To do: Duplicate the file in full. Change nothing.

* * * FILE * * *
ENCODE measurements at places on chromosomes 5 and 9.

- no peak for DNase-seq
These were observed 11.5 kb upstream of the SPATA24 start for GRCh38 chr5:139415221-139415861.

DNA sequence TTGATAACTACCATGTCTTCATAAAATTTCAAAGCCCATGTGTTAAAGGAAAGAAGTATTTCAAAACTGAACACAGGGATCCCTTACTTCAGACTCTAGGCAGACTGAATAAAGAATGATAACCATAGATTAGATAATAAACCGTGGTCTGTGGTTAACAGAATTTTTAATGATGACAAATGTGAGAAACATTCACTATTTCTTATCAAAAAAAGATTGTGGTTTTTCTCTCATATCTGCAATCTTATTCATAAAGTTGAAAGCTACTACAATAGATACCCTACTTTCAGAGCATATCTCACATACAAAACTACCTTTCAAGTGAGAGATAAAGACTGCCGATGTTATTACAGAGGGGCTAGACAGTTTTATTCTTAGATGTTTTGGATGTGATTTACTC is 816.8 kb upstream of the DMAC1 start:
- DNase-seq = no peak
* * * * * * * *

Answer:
ENCODE measurements at places on chromosomes 5 and 9.

- no peak for DNase-seq
These were observed 11.5 kb upstream of the SPATA24 start for GRCh38 chr5:139415221-139415861.

DNA sequence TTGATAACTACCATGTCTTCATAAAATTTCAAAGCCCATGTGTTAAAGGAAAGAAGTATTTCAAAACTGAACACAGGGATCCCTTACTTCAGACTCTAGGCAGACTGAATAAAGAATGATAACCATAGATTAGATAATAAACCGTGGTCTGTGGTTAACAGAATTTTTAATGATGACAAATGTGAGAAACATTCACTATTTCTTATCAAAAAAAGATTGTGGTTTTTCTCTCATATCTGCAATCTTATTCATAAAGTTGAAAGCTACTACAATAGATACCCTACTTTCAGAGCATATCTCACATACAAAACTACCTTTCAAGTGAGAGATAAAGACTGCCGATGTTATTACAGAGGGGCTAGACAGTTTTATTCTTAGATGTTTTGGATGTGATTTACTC is 816.8 kb upstream of the DMAC1 start:
- DNase-seq = no peak